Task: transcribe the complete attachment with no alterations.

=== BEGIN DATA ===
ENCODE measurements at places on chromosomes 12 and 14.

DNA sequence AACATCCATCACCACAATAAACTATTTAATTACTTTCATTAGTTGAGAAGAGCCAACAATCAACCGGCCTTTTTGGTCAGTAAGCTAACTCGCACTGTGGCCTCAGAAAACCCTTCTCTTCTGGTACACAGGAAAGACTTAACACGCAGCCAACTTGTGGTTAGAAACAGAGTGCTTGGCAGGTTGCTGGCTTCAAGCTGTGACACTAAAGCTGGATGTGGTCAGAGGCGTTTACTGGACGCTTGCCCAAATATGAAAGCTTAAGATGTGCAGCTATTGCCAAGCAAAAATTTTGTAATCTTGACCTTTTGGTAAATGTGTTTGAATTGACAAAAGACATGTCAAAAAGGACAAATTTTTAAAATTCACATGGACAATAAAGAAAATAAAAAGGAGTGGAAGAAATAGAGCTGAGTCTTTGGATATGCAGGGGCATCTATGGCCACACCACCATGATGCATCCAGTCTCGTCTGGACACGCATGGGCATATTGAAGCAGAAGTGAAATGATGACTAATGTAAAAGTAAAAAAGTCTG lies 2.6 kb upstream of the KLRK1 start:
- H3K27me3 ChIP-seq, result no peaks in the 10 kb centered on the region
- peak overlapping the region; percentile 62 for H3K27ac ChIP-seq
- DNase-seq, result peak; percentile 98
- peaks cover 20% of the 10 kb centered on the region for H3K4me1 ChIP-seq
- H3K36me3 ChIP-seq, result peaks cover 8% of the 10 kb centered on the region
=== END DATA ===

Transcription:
ENCODE measurements at places on chromosomes 12 and 14.

DNA sequence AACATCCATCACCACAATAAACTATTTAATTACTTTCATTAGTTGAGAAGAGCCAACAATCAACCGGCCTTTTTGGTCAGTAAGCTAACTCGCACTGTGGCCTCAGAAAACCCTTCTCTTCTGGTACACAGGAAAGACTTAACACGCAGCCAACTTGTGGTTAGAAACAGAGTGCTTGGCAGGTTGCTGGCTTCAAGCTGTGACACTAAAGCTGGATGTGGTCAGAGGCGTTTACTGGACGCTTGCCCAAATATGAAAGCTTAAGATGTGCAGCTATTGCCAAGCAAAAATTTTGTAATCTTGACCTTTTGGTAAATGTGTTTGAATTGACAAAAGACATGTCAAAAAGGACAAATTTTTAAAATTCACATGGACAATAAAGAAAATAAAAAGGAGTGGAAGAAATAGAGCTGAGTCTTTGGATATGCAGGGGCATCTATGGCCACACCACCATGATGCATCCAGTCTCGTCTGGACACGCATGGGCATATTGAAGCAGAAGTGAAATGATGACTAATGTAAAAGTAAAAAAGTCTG lies 2.6 kb upstream of the KLRK1 start:
- H3K27me3 ChIP-seq, result no peaks in the 10 kb centered on the region
- peak overlapping the region; percentile 62 for H3K27ac ChIP-seq
- DNase-seq, result peak; percentile 98
- peaks cover 20% of the 10 kb centered on the region for H3K4me1 ChIP-seq
- H3K36me3 ChIP-seq, result peaks cover 8% of the 10 kb centered on the region